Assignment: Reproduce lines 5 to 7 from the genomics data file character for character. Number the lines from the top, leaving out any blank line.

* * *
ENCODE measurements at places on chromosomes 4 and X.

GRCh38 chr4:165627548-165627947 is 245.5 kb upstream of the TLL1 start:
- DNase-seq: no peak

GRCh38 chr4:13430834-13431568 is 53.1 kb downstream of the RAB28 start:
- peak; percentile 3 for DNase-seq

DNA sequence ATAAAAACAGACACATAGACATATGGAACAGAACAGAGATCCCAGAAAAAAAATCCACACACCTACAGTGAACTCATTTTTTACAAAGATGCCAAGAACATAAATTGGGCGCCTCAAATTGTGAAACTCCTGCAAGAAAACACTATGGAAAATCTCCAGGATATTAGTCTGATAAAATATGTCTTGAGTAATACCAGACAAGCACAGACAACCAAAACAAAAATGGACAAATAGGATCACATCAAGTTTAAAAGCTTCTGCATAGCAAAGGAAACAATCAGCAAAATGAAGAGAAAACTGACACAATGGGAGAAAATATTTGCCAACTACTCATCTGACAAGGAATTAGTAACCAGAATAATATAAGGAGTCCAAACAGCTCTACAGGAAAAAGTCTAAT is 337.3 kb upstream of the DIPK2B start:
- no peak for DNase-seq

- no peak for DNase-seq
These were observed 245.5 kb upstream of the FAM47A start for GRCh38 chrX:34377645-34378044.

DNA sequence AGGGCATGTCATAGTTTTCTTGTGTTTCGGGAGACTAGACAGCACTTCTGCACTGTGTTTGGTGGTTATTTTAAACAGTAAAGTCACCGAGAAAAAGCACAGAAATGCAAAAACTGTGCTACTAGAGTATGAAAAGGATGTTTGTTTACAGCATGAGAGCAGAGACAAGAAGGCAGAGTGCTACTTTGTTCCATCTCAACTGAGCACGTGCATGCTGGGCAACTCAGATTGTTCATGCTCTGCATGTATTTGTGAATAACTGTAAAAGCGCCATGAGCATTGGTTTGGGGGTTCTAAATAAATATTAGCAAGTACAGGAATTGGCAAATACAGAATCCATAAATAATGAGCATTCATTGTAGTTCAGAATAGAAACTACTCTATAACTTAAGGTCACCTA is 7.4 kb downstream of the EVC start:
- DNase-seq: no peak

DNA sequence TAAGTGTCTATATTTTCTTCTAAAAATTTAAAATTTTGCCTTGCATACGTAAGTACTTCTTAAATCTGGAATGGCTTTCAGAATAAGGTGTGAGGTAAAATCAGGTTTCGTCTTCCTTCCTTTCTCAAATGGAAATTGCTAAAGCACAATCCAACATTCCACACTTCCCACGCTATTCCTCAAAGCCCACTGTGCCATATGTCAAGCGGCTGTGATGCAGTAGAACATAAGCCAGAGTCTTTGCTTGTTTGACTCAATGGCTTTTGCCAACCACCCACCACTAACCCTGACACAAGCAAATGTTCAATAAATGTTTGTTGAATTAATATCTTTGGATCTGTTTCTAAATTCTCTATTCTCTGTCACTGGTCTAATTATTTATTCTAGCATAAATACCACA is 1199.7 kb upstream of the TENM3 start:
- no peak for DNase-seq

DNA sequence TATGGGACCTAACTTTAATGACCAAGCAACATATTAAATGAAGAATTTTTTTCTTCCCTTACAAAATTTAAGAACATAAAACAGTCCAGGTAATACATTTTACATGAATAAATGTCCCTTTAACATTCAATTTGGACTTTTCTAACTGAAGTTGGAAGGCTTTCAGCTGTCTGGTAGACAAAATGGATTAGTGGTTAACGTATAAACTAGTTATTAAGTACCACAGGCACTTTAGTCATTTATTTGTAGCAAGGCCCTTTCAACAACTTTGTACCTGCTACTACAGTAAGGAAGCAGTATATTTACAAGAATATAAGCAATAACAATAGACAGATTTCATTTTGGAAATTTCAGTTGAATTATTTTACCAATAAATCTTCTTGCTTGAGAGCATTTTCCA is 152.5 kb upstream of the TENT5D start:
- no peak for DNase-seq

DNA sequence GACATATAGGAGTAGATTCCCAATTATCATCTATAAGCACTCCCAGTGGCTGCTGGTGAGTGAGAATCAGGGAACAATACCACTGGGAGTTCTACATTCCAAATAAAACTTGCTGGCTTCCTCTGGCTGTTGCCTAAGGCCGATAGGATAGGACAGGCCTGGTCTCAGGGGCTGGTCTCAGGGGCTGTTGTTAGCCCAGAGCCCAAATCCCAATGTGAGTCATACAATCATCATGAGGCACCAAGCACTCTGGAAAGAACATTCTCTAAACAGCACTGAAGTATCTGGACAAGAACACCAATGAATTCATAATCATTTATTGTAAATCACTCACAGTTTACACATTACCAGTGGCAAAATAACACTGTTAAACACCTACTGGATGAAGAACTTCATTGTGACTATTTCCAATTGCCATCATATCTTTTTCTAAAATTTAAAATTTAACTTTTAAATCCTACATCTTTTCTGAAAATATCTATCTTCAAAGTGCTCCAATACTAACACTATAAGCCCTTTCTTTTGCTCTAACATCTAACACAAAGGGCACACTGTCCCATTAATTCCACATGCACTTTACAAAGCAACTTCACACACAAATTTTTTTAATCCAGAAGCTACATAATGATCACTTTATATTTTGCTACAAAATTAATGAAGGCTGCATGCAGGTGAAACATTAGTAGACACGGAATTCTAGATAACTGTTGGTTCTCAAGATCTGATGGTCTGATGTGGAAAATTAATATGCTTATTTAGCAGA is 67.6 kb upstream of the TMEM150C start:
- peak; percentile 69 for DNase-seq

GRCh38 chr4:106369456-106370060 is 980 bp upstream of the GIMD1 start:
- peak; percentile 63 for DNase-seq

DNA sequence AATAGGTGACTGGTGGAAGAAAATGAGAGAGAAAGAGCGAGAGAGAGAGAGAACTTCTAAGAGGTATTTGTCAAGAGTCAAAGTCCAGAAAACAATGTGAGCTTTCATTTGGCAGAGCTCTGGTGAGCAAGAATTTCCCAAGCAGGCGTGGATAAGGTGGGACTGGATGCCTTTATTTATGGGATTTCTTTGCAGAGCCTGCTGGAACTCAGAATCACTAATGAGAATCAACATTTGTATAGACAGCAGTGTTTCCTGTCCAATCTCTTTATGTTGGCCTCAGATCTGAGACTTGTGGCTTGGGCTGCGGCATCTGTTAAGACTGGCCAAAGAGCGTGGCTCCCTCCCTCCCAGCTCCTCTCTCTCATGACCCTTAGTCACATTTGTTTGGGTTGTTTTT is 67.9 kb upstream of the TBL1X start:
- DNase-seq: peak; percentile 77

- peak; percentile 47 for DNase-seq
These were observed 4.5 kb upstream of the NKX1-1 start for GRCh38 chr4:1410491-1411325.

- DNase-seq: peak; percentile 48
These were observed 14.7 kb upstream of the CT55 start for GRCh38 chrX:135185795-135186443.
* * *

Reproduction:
- peak; percentile 3 for DNase-seq

DNA sequence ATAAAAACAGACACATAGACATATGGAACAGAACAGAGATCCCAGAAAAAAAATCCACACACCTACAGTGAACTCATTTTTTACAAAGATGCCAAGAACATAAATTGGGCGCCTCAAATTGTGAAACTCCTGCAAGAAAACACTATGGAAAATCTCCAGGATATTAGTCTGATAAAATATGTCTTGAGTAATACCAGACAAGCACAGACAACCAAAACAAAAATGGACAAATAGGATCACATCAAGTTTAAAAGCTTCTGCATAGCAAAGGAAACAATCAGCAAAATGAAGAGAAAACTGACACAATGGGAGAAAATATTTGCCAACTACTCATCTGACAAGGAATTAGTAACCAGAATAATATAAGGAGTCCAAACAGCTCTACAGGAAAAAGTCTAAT is 337.3 kb upstream of the DIPK2B start:
- no peak for DNase-seq